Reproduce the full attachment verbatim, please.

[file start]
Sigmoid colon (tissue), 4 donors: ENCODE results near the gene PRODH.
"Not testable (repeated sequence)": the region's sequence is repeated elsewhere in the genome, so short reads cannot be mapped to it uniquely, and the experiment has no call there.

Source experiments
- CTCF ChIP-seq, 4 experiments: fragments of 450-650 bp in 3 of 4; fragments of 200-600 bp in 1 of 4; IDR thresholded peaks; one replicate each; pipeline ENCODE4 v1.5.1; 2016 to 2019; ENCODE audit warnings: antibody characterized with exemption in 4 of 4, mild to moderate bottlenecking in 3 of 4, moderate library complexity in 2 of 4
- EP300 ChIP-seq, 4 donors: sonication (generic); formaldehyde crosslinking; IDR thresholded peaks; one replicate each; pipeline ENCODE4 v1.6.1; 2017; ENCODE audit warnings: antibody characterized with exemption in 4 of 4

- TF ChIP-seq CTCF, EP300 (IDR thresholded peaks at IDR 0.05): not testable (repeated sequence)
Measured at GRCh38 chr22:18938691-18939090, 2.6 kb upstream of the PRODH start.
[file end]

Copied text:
Sigmoid colon (tissue), 4 donors: ENCODE results near the gene PRODH.
"Not testable (repeated sequence)": the region's sequence is repeated elsewhere in the genome, so short reads cannot be mapped to it uniquely, and the experiment has no call there.

Source experiments
- CTCF ChIP-seq, 4 experiments: fragments of 450-650 bp in 3 of 4; fragments of 200-600 bp in 1 of 4; IDR thresholded peaks; one replicate each; pipeline ENCODE4 v1.5.1; 2016 to 2019; ENCODE audit warnings: antibody characterized with exemption in 4 of 4, mild to moderate bottlenecking in 3 of 4, moderate library complexity in 2 of 4
- EP300 ChIP-seq, 4 donors: sonication (generic); formaldehyde crosslinking; IDR thresholded peaks; one replicate each; pipeline ENCODE4 v1.6.1; 2017; ENCODE audit warnings: antibody characterized with exemption in 4 of 4

- TF ChIP-seq CTCF, EP300 (IDR thresholded peaks at IDR 0.05): not testable (repeated sequence)
Measured at GRCh38 chr22:18938691-18939090, 2.6 kb upstream of the PRODH start.